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Results from this study challenge the assumption that animal abusers commonly “graduate” from violence against animals to violence against humans. The criminal records of 153 animal abusers and 153 control participants were tracked and compared. Animal abusers were more likely than control participants to be interpersonally violent, but they also were more likely to commit property offenses, drug offenses, and public disorder offenses. Thus, there was an association between animal abuse and a variety of antisocial behaviors, but not violence alone. Moreover, when the time order between official records of animal abuse and interpersonal violence was examined, animal abuse was no more likely to precede than follow violent offenses. Although these findings dispute the assumption that animal abuse inevitably leads to violence toward humans, they point to an association between animal abuse and a host of antisocial behaviors, including violence. Also discussed are the methodological problems of demonstrating sequential temporal relations between animal abuse and other antisocial behaviors.
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This paper examines the relationship between childhood cruelty toward animals and aggressive behavior among criminals and noncriminals in adulthood. Data were derived from personal interviews with 152 criminals and noncriminals in Kansas and Connecticut. A standardized, closed, and open-ended interview, requiring approximately 1-2 hours to complete, was administered to all subjects. Aggressiveness was defined by behavioral criteria rather than by reason for incarceration. Childhood cruelty toward animals occurred to a significantly greater degree among aggressive criminals than among nonaggressive criminals or noncriminals. Additionally, the occurrence of more than 40 cases of extreme animal crielty facilitated the development of a preliminary classification of nine distinct motivations for animal cruelty. Finally, family violence, particularly paternal abuse and alcoholism, were significantly more common among aggressive criminals with a history of childhood cruelty toward animals.
The link between interpersonal violence and violence to animals has been suggested, but rarely studied empirically, especially by family scholars. This study of 267 college undergraduates examined the relationship between corporal punishment inflicted by parents and the perpetration of animal abuse. The findings revealed that males who committed animal cruelty in childhood or adolescence were physically punished more frequently by their fathers, both as preteens and teenagers, than males who did not perpetrate animal abuse. This relationship did not hold for males spanked by mothers or for females spanked by either parent. Regression analyses showed that the association between fathers' corporal punishment and sons' childhood animal cruelty persisted after controlling for child abuse, father-to-mother violence, and father's education. The implications of the association of animal abuse and family violence and its gendered nature are discussed.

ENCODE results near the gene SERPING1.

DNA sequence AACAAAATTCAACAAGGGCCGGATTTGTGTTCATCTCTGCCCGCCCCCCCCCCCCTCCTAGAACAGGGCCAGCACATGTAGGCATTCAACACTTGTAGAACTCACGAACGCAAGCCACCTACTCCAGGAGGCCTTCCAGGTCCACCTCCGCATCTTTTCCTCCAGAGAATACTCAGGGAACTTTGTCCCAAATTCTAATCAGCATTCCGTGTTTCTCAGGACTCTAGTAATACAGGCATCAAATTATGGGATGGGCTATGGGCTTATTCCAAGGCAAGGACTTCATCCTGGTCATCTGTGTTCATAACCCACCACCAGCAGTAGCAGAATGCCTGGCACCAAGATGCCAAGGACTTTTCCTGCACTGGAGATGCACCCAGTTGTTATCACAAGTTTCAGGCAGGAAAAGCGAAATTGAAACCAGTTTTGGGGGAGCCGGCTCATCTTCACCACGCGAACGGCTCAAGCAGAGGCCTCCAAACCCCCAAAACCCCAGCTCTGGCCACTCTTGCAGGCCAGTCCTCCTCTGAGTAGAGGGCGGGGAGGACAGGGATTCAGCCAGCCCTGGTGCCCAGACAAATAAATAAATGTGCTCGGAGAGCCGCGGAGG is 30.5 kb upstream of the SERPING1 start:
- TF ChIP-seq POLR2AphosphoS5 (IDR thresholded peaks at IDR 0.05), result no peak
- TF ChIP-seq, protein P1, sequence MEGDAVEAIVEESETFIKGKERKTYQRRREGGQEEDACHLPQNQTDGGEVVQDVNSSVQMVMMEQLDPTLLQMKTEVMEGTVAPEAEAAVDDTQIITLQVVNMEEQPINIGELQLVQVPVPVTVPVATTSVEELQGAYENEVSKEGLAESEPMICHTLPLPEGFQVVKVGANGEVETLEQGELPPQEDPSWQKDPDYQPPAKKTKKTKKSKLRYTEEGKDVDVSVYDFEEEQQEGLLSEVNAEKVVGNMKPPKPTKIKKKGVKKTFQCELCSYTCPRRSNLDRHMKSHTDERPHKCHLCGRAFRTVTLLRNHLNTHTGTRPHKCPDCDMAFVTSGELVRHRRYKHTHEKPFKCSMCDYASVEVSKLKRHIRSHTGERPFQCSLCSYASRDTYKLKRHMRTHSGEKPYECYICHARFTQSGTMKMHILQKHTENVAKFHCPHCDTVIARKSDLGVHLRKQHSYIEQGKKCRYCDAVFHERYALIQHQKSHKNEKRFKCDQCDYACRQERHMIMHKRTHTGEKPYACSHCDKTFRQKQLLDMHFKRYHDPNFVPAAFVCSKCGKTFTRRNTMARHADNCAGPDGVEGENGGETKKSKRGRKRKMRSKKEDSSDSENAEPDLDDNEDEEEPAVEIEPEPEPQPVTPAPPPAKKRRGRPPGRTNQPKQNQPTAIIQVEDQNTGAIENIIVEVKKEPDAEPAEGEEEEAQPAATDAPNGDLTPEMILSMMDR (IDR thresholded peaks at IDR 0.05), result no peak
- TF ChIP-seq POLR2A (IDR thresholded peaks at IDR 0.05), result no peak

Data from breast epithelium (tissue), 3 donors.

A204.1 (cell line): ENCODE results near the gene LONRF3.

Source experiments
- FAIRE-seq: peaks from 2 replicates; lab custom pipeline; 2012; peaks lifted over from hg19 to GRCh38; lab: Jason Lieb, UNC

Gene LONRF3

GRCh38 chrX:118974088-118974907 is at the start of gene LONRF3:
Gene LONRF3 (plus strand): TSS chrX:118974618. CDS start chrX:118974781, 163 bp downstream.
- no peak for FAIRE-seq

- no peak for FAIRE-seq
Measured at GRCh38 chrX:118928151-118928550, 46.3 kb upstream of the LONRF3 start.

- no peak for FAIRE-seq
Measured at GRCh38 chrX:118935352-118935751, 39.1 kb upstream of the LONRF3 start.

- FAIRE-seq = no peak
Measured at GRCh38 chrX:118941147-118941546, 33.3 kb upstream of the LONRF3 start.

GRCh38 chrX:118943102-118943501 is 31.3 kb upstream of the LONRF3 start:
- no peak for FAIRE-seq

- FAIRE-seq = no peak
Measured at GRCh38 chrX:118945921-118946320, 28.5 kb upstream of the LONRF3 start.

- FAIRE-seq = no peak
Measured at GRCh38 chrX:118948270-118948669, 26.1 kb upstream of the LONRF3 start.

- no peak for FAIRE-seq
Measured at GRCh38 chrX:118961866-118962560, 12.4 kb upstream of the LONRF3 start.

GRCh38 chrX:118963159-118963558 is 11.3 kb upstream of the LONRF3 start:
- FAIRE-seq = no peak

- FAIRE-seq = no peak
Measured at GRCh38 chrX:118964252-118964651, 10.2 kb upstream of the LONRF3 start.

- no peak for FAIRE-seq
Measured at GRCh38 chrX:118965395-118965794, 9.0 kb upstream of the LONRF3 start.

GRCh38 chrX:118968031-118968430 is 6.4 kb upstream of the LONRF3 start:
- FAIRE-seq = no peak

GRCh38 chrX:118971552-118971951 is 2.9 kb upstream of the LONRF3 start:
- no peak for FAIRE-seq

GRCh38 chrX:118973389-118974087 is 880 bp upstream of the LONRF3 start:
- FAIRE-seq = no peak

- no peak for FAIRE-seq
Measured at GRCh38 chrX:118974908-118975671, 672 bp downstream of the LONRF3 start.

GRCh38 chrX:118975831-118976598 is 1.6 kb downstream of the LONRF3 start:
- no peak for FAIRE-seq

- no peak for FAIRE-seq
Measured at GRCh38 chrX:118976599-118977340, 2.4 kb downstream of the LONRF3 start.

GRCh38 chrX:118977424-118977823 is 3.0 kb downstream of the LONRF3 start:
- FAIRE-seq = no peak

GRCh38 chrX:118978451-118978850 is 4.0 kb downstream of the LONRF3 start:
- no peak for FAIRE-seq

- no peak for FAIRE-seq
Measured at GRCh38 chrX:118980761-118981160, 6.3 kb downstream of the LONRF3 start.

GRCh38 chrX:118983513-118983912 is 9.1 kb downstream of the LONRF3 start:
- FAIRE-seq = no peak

The association between violence to children and violence to animals remains largely unacknowledged in the child abuse/neglect arena. Several reasons justifying further exploration of this link are discussed, along with suggestions for enhancing our awareness, knowledge, and services.
Studies demonstrating the potential link between childhood and adolescent acts of animal cruelty and later interpersonal violence toward humans remain ambiguous. Unfortunately, most of the research examining this possible link has failed to investigate repeated acts of animal cruelty or recurrent acts of violence toward humans. Using a sample of 261 inmates surveyed at medium and maximum security prisons in a southem state, this article examines how demographic attributes, childhood and adolescent characteristics, and repeated acts of cruelty toward animals impacted recurrent acts of interpersonal violence during adulthood. Respondents who had more siblings and who had committed repeated acts of animal cruelty were more likely to have engaged in recurrent acts of interpersonal violence, showing a possible link between recurrent acts of childhood and adolescent animal cruelty and subsequent violent crime.
Although comprehensive studies examining a variety of violence types and potential outcomes are becoming more common, there continues to be an overreliance on relatively simple, single violence type, criterion group comparisons. Unfortunately, the sheer volume of what is known about different forms of childhood violence, the many potential outcomes that have been shown to be related to a history of violence in childhood, and emerging research on mediators and moderators makes conducting comprehensive research a significant theoretical and technical challenge. Complicating this situation is that vertically organized and isolated professional fields of study and practice have emerged around specific types of childhood violence and outcomes, making cross-fertilization of ideas and methods difficult. Suggestions concerning theory, methods, and professional integration are offered to promote more integration of the field of childhood violence.